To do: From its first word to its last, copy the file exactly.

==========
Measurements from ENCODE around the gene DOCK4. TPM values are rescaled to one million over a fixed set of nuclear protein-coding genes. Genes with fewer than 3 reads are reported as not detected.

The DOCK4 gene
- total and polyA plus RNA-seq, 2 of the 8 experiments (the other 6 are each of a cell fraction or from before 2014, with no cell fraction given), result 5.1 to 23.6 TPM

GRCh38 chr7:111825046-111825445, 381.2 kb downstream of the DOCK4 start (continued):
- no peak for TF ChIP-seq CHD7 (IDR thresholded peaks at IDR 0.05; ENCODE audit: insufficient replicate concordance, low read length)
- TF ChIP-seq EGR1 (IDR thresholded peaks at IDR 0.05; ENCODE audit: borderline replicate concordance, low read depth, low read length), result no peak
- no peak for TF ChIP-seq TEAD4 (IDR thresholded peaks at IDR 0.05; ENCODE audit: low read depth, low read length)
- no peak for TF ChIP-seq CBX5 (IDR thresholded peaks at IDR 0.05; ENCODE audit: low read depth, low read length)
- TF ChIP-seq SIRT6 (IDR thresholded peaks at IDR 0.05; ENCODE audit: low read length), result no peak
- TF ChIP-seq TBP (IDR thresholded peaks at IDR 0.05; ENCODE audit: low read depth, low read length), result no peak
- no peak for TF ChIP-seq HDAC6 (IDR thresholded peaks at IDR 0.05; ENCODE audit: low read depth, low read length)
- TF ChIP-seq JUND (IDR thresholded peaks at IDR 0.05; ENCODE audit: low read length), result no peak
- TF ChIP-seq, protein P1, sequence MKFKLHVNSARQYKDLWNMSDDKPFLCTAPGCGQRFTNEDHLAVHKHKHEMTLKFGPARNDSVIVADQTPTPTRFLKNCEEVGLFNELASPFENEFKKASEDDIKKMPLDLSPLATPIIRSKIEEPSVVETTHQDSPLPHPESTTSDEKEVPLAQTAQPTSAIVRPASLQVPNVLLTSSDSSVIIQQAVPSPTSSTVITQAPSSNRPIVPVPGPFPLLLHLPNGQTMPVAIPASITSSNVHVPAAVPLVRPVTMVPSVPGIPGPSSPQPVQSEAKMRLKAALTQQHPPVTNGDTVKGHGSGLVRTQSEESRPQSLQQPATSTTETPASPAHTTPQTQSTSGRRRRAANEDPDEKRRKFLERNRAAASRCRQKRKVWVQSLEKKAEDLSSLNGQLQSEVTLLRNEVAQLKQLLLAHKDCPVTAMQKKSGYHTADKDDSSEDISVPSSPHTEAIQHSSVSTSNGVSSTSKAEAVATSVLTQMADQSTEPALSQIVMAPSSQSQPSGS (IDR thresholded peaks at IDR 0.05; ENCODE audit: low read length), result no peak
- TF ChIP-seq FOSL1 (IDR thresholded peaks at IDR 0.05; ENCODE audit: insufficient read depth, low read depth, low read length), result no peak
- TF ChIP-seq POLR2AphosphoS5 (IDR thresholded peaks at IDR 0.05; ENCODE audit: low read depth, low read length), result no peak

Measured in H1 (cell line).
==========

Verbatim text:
Measurements from ENCODE around the gene DOCK4. TPM values are rescaled to one million over a fixed set of nuclear protein-coding genes. Genes with fewer than 3 reads are reported as not detected.

The DOCK4 gene
- total and polyA plus RNA-seq, 2 of the 8 experiments (the other 6 are each of a cell fraction or from before 2014, with no cell fraction given), result 5.1 to 23.6 TPM

GRCh38 chr7:111825046-111825445, 381.2 kb downstream of the DOCK4 start (continued):
- no peak for TF ChIP-seq CHD7 (IDR thresholded peaks at IDR 0.05; ENCODE audit: insufficient replicate concordance, low read length)
- TF ChIP-seq EGR1 (IDR thresholded peaks at IDR 0.05; ENCODE audit: borderline replicate concordance, low read depth, low read length), result no peak
- no peak for TF ChIP-seq TEAD4 (IDR thresholded peaks at IDR 0.05; ENCODE audit: low read depth, low read length)
- no peak for TF ChIP-seq CBX5 (IDR thresholded peaks at IDR 0.05; ENCODE audit: low read depth, low read length)
- TF ChIP-seq SIRT6 (IDR thresholded peaks at IDR 0.05; ENCODE audit: low read length), result no peak
- TF ChIP-seq TBP (IDR thresholded peaks at IDR 0.05; ENCODE audit: low read depth, low read length), result no peak
- no peak for TF ChIP-seq HDAC6 (IDR thresholded peaks at IDR 0.05; ENCODE audit: low read depth, low read length)
- TF ChIP-seq JUND (IDR thresholded peaks at IDR 0.05; ENCODE audit: low read length), result no peak
- TF ChIP-seq, protein P1, sequence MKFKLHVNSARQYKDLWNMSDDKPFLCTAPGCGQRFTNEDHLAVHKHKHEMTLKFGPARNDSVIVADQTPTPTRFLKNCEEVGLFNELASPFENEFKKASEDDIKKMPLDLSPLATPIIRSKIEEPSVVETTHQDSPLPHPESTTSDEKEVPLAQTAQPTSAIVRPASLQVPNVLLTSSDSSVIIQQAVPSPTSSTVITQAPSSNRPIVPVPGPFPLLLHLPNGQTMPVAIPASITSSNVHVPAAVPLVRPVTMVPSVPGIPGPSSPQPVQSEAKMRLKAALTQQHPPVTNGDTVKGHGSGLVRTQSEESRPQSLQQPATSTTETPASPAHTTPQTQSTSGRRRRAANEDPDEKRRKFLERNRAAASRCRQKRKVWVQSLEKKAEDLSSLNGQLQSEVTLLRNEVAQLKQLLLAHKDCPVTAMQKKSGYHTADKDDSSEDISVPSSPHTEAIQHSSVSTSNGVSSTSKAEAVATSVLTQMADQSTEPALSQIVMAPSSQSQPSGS (IDR thresholded peaks at IDR 0.05; ENCODE audit: low read length), result no peak
- TF ChIP-seq FOSL1 (IDR thresholded peaks at IDR 0.05; ENCODE audit: insufficient read depth, low read depth, low read length), result no peak
- TF ChIP-seq POLR2AphosphoS5 (IDR thresholded peaks at IDR 0.05; ENCODE audit: low read depth, low read length), result no peak

Measured in H1 (cell line).